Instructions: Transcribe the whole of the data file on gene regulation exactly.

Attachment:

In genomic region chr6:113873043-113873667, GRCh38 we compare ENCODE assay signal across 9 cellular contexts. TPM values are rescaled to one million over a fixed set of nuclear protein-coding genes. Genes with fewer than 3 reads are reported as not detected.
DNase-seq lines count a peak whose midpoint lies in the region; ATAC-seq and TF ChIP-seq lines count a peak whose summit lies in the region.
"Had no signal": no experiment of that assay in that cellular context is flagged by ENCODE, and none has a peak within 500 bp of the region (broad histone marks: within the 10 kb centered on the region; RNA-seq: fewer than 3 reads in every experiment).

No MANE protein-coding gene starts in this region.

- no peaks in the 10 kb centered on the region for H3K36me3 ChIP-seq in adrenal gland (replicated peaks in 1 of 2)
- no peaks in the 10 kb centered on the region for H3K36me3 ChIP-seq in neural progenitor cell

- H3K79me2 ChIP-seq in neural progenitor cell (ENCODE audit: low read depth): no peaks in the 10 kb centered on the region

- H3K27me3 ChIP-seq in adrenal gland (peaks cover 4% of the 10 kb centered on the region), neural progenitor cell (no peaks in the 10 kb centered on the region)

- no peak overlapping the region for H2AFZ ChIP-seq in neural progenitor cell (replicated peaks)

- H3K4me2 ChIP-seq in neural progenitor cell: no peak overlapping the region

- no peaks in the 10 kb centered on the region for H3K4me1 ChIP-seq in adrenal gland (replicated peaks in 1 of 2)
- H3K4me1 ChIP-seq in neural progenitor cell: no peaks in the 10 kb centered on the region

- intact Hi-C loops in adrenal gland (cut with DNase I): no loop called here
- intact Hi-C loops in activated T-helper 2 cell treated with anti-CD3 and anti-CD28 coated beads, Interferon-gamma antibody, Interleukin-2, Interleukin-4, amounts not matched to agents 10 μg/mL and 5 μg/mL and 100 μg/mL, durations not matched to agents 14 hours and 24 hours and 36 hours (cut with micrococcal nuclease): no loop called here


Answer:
In genomic region chr6:113873043-113873667, GRCh38 we compare ENCODE assay signal across 9 cellular contexts. TPM values are rescaled to one million over a fixed set of nuclear protein-coding genes. Genes with fewer than 3 reads are reported as not detected.
DNase-seq lines count a peak whose midpoint lies in the region; ATAC-seq and TF ChIP-seq lines count a peak whose summit lies in the region.
"Had no signal": no experiment of that assay in that cellular context is flagged by ENCODE, and none has a peak within 500 bp of the region (broad histone marks: within the 10 kb centered on the region; RNA-seq: fewer than 3 reads in every experiment).

No MANE protein-coding gene starts in this region.

- no peaks in the 10 kb centered on the region for H3K36me3 ChIP-seq in adrenal gland (replicated peaks in 1 of 2)
- no peaks in the 10 kb centered on the region for H3K36me3 ChIP-seq in neural progenitor cell

- H3K79me2 ChIP-seq in neural progenitor cell (ENCODE audit: low read depth): no peaks in the 10 kb centered on the region

- H3K27me3 ChIP-seq in adrenal gland (peaks cover 4% of the 10 kb centered on the region), neural progenitor cell (no peaks in the 10 kb centered on the region)

- no peak overlapping the region for H2AFZ ChIP-seq in neural progenitor cell (replicated peaks)

- H3K4me2 ChIP-seq in neural progenitor cell: no peak overlapping the region

- no peaks in the 10 kb centered on the region for H3K4me1 ChIP-seq in adrenal gland (replicated peaks in 1 of 2)
- H3K4me1 ChIP-seq in neural progenitor cell: no peaks in the 10 kb centered on the region

- intact Hi-C loops in adrenal gland (cut with DNase I): no loop called here
- intact Hi-C loops in activated T-helper 2 cell treated with anti-CD3 and anti-CD28 coated beads, Interferon-gamma antibody, Interleukin-2, Interleukin-4, amounts not matched to agents 10 μg/mL and 5 μg/mL and 100 μg/mL, durations not matched to agents 14 hours and 24 hours and 36 hours (cut with micrococcal nuclease): no loop called here